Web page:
The Springboks kept their hopes of a record fourth title alive thanks to fly-half Handre Pollard's second-half points, setting up a last-four meeting with England back in Paris on Saturday.
France were knocked out at the quarter-final stage despite leading at the break in a huge disappointment for the expectant home support at the Stade de France.
"I just thought we really wanted it. I must give credit to the guys who came off the bench. They came and made a good defence," South Africa captain Siya Kolisi said.
"It was a hard game. We knew how tough it was going to be with the French team at home and honestly I just want to say well done to them for what they have achieved and how hard they worked."
France fly-half Matthieu Jalibert said: "We could have taken some chances in the second half but you have to congratulate the Springboks for resisting our attacks.
"There is a feeling of a lot of disappointment and frustration. It is sad and very disappointing for us... it is hard to accept going out."
French President Emmanuel Macron was among the 79,500 crowd expecting -- and getting -- a match of the highest quality between Fabien Galthie's France team, third in the world rankings, and Jacques Nienaber's Boks, in second place.
- All eyes on Dupont -
All eyes were on France captain Antoine Dupont, returning from a cheekbone fracture he suffered last month as the host nation eyed a first semi-final spot since they finished runners-up for a third time in 2011.
And 26-year-old Dupont was involved as the French opened the scoring, feeding Damian Penaud who found prop Cyril Baille with a deft pass in the corner to send the Parisian crowd wild.
Full-back Thomas Ramos made it 7-0 with the conversion and despite France seeming to be in control the Springboks reacted quickly as Kurt Lee-Arendse made the most of a bouncing box kick.
Manie Libbok, inconsistent from the tee so far this World Cup but picked ahead of World Cup-winning fly-half Handre Pollard at fly-half, then brought things level after 10 minutes to cap a breathless start to the game.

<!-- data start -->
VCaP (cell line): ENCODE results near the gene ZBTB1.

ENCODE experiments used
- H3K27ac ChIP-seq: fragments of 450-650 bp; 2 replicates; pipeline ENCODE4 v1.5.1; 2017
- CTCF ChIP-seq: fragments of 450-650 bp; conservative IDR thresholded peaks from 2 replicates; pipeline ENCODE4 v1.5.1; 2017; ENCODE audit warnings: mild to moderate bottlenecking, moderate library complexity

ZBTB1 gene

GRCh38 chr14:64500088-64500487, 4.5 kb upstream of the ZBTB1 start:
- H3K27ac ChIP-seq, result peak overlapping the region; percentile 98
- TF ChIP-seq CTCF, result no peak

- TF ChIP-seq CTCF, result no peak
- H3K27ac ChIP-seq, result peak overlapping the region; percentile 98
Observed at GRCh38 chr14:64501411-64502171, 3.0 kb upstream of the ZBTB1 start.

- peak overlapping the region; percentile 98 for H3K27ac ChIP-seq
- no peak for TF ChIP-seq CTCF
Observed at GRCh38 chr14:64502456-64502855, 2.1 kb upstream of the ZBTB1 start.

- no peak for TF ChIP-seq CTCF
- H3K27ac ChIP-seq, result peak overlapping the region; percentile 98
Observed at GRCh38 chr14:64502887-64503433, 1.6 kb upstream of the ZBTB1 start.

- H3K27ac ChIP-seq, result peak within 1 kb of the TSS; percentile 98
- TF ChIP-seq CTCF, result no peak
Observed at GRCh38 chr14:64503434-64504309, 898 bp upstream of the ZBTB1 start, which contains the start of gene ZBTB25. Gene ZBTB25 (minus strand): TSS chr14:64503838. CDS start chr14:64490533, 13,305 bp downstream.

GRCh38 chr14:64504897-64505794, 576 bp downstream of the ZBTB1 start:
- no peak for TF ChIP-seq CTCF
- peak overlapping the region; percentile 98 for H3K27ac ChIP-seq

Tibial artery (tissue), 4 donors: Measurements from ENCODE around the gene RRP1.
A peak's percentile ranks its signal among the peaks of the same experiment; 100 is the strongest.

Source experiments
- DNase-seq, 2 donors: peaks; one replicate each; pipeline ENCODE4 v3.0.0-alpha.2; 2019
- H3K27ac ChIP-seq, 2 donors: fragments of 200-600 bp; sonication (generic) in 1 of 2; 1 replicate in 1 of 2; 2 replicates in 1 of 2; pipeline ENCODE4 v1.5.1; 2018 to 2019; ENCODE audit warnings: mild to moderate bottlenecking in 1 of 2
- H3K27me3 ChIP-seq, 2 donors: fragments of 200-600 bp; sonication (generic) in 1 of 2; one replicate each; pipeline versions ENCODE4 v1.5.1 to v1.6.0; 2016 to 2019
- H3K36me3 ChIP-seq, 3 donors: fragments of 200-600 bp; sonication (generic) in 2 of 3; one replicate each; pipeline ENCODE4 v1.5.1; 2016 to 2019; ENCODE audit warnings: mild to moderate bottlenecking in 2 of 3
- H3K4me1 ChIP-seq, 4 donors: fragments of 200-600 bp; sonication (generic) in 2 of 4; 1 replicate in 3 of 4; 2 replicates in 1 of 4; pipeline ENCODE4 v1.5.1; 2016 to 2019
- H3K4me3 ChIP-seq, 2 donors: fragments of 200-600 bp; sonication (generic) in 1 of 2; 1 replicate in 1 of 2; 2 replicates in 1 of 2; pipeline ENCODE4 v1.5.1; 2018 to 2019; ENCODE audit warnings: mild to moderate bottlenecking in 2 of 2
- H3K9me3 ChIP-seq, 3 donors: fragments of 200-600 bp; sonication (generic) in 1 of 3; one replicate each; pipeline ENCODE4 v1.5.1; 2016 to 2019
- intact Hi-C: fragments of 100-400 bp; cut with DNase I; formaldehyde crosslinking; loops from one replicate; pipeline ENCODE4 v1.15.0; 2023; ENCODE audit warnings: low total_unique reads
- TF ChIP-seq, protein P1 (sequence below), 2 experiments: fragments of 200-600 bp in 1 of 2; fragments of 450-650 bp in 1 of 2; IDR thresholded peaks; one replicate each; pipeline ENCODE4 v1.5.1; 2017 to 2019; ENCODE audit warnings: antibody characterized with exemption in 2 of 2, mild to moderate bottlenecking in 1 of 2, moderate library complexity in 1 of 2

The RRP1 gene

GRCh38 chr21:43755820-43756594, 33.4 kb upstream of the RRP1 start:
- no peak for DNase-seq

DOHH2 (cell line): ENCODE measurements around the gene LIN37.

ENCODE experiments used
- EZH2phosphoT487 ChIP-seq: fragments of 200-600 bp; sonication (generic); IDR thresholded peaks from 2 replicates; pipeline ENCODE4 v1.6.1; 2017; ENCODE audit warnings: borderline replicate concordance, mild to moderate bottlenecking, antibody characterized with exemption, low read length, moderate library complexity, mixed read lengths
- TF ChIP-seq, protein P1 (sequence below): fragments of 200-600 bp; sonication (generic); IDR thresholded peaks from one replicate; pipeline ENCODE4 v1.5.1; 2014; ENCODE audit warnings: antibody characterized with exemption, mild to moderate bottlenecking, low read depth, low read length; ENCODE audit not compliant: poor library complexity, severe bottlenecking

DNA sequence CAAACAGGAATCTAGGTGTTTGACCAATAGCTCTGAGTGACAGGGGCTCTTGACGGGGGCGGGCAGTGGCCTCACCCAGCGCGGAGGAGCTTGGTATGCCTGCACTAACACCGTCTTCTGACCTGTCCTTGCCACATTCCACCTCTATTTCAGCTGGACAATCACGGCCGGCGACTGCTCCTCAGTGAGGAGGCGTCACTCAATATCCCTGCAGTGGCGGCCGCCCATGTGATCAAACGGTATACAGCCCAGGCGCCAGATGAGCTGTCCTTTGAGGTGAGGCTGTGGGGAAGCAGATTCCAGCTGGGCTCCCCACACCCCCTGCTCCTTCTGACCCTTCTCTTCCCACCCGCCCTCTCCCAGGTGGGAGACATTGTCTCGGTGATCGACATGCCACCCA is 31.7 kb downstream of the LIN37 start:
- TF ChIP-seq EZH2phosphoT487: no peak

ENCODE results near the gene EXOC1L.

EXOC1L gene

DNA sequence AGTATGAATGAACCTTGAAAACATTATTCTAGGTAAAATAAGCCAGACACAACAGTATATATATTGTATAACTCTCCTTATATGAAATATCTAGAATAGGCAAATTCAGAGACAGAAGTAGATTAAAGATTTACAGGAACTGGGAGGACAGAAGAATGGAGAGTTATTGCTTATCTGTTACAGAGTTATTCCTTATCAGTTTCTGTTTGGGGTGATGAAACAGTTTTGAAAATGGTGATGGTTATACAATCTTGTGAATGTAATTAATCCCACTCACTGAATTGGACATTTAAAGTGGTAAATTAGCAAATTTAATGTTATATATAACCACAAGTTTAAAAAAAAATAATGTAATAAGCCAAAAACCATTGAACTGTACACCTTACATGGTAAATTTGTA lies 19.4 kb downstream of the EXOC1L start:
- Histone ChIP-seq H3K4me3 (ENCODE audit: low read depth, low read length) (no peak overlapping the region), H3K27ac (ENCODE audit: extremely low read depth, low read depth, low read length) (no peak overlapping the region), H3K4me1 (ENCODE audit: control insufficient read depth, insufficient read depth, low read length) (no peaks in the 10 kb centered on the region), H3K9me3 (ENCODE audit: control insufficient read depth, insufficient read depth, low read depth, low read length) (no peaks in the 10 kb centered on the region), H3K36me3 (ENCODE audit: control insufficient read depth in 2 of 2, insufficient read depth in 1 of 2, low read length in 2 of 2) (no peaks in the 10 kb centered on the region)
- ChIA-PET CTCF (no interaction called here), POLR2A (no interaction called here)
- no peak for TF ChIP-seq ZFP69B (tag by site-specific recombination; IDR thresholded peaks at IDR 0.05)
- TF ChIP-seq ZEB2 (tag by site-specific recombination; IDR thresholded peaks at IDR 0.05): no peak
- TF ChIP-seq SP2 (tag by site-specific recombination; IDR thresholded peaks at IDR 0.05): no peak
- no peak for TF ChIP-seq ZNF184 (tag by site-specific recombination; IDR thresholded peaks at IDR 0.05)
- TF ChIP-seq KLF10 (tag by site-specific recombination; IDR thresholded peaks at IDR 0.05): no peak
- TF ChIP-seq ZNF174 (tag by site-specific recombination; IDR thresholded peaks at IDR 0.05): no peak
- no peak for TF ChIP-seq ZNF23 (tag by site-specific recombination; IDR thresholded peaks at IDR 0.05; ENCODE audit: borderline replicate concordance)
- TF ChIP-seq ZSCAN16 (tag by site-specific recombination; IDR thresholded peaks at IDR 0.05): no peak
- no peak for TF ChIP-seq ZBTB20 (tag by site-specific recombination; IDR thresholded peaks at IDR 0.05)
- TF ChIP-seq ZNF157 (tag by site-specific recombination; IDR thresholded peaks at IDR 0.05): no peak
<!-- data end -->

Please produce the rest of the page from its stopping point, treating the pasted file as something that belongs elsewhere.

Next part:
The Boks benefited from another high ball as center Damian de Allende crashed over a few phases after collecting a Libbok up-and-under, athough the fly-half missed the extras.
Dupont was again instrumental as he set up Peato Mauvaka for the mobile hooker's third try of the tournament.
Ramos' difficult conversion attempt was dramatically charged down by Cheslin Kolbe to make it 12-12 before the Boks took the lead again -- those spurned points would prove costly in the final result.
Lock Eben Etzebeth hassled Dupont at a ruck before center Jesse Kriel set up Kolbe with a grubber kick that he ran onto like an Olympic sprinter. Libbok slotted the extras and the clinical Springboks led 19-12.
An outstandingly open first 30 minutes was wrapped up with the sides level at 19-all as Baille claimed his double.
South Africa went in at the break down a man after Etzebeth was shown a yellow card for making head contact with Uini Atonio as he tackled the mammoth prop.
Ramos slotted the resulting penalty to leave France 22-19 up at the interval.
- Redemption for Etzebeth -
After just five minutes of the second half Cobus Reinach and Libbok were replaced by Faf De Klerk and Pollard as South Africa made tactical changes that would serve them well.
Etzebeth was booed by the French crowd as he returned from the sin bin.
France were controlling territory and possession as Ramos extended his advantage as the tournament's top scorer with a penalty to make it 25-19.
But the momentum swung back South Africa's way as Etzebeth made up for his earlier misdemeanour by crashing over for a try and Pollard's conversion put the Boks back in front at 26-25 going into the final 15 minutes.
Pollard, from his own half, traded a penalty with Ramos in a nerve-racking ending.
France had possession with the clock in the red, but De Klerk came up with a crucial rip of the ball from the grasp of Reda Wardi, Kurt-Lee Arendse booting the ball out to end French dreams of a first World Cup triumph.